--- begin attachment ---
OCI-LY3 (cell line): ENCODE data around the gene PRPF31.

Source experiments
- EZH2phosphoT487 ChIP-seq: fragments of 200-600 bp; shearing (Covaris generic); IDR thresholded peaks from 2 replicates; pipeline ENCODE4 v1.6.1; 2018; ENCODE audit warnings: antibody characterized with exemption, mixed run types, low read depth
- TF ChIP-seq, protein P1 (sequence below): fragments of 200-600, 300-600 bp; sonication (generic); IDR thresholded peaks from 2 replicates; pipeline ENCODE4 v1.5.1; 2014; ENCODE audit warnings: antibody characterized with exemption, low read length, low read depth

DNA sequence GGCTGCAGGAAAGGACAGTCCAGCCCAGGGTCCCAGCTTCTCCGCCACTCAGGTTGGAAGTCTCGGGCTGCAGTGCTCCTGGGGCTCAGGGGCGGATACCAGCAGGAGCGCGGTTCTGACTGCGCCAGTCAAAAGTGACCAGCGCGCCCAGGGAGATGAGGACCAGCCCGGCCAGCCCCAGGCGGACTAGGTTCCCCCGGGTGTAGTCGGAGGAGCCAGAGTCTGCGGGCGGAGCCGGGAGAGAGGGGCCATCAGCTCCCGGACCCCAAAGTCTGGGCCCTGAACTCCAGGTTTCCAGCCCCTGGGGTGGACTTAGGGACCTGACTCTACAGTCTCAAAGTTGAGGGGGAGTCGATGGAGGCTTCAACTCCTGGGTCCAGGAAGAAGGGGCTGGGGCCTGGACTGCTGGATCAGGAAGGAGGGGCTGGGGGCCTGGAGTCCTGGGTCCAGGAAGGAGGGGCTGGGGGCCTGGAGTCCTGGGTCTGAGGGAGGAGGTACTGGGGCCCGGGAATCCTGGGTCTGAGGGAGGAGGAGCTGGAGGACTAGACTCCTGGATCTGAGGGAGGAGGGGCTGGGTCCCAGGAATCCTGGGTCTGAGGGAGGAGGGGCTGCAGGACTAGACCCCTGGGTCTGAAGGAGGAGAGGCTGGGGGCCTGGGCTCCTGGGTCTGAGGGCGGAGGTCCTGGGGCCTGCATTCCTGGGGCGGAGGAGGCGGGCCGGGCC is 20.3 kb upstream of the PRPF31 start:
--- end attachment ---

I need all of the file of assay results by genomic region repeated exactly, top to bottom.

OCI-LY3 (cell line): ENCODE data around the gene PRPF31.

Source experiments
- EZH2phosphoT487 ChIP-seq: fragments of 200-600 bp; shearing (Covaris generic); IDR thresholded peaks from 2 replicates; pipeline ENCODE4 v1.6.1; 2018; ENCODE audit warnings: antibody characterized with exemption, mixed run types, low read depth
- TF ChIP-seq, protein P1 (sequence below): fragments of 200-600, 300-600 bp; sonication (generic); IDR thresholded peaks from 2 replicates; pipeline ENCODE4 v1.5.1; 2014; ENCODE audit warnings: antibody characterized with exemption, low read length, low read depth

DNA sequence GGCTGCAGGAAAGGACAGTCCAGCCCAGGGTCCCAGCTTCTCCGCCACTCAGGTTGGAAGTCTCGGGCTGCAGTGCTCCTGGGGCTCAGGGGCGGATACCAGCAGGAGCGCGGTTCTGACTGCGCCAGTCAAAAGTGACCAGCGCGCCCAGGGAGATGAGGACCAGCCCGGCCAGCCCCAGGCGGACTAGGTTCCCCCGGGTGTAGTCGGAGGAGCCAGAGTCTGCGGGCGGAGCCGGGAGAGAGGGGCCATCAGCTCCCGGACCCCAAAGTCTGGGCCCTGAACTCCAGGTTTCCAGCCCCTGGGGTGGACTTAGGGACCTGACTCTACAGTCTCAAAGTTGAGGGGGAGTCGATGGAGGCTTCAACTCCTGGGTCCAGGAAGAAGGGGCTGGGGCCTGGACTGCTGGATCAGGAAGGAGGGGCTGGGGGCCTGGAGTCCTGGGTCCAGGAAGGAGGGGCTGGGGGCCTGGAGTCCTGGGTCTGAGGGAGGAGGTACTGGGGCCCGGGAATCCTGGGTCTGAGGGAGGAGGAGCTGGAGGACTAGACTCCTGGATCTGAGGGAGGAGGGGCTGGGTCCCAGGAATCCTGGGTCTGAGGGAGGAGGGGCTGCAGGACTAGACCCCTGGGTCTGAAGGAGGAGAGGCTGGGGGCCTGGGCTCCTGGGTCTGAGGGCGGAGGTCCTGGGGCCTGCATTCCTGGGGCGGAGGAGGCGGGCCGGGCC is 20.3 kb upstream of the PRPF31 start: